Do you have any suggestions to help me become a better writer? If so, what are they?

Read widely, from the classics to books more recently published in the genre(s) you want to write. Our subconscious absorbs patterns of language, so it helps to fill your brain with good quality writing. Take a class, find a writer's critique group, and always challenge yourself to be the best writer you can be. We all have room for improvement. Always!

What do you like to read?
I love fantasy, but the challenge is to find "clean" books, so I usually stick with "Christian fantasy." I also enjoy good historical fiction, since I'm a history and genealogy buff. I used to read more science fiction, but it's harder and harder to find books that don't have some objectionable content, even (sadly) at the YA level.

As a child, what did you want to do when you grew up?
It depends on the age. At 8 I wanted to be an archaeologist or an astronaut. In high school I wanted to be a professional flutist. I dropped out of college to get married and later have children, but I did get a second chance at playing, and that has been a real blessing.

Fun fact.

I am shy, but I love to dress up in costume so I can pretend to be someone else, and that makes me braver. I'm designing a 10th century noblewoman's costume and teaching myself how to play "Good King Wenceslas" on a harp so I can set up school visits when my book about him comes out in January.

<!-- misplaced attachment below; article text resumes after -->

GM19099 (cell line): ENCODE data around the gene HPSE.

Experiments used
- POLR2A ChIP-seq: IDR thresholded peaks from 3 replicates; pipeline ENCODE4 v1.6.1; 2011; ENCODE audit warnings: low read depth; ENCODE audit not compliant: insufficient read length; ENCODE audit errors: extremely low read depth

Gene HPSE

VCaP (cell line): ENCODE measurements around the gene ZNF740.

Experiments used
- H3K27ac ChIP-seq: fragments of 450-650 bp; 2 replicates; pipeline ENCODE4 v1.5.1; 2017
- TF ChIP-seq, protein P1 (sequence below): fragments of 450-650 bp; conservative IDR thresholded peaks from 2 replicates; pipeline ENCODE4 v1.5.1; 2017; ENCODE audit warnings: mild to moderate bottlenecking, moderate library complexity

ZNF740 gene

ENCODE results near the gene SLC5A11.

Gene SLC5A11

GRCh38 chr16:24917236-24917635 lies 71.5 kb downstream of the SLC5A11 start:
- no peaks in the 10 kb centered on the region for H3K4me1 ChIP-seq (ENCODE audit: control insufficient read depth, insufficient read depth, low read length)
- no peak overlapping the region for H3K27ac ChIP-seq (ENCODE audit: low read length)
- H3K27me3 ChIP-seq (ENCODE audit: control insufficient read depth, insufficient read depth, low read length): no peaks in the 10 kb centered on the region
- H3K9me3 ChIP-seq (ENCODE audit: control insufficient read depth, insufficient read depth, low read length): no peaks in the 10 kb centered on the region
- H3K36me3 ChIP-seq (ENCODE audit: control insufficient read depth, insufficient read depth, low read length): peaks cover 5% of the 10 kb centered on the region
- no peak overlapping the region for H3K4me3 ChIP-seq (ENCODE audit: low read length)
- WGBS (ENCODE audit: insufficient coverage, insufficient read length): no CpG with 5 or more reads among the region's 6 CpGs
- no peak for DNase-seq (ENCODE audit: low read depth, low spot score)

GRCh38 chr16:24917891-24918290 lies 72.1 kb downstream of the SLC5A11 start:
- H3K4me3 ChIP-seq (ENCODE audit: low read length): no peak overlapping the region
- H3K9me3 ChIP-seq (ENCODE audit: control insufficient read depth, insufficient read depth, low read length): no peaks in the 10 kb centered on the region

Katy Huth Jones' Books:

Mercy's Prince
aMUSEing Tales
Leandra's Enchanted Flute (Tales of Finian Jahndra) (Volume 1)
Return to Finian Jahndra (Tales of Finian Jahndra) (Volume 2)

Read more from Katy on her blog: Life is a Four-letter Word.

Do you dress up for fun or cosplay?


  1. I LOVE to cosplay! My family has been doing it for sometime now. There is nothing like making your own costumes and props. :)

  2. Hello Katy. It's nice to meet you. I visited your blog and noticed that you like McCaffrey's Dragonsong. I love reading McCaffrey's dragon rider series. I have not had the opportunity to read any of your works, yet, but the Mercy Prince is definitely on my readling list.

  3. I really need to read these books. I met Todd McCaffrey a couple of years ago at Mysticon. He was so nice and talked to me for maybe an hour. He even introduced me to some people. Cool fun fact. He homeschooled his kids!

    1. You really do. McCaffrey's books are excellent. Come see me and I will send some home with you. :)

    2. That's really cool that Todd McCaffrey homeschooled! Most of Anne McCaffrey's books are great, but in a few of them there are some disappointing things happening (to put it mildly). I did NOT like DRAGONSDAWN because it had an unnecessary proliferation of foul language. I use a black pen if I read something with language, so I can scratch through it before it reaches my brain (I cussed like a sailor before I was converted to Christ, and I do NOT want those words back in my head).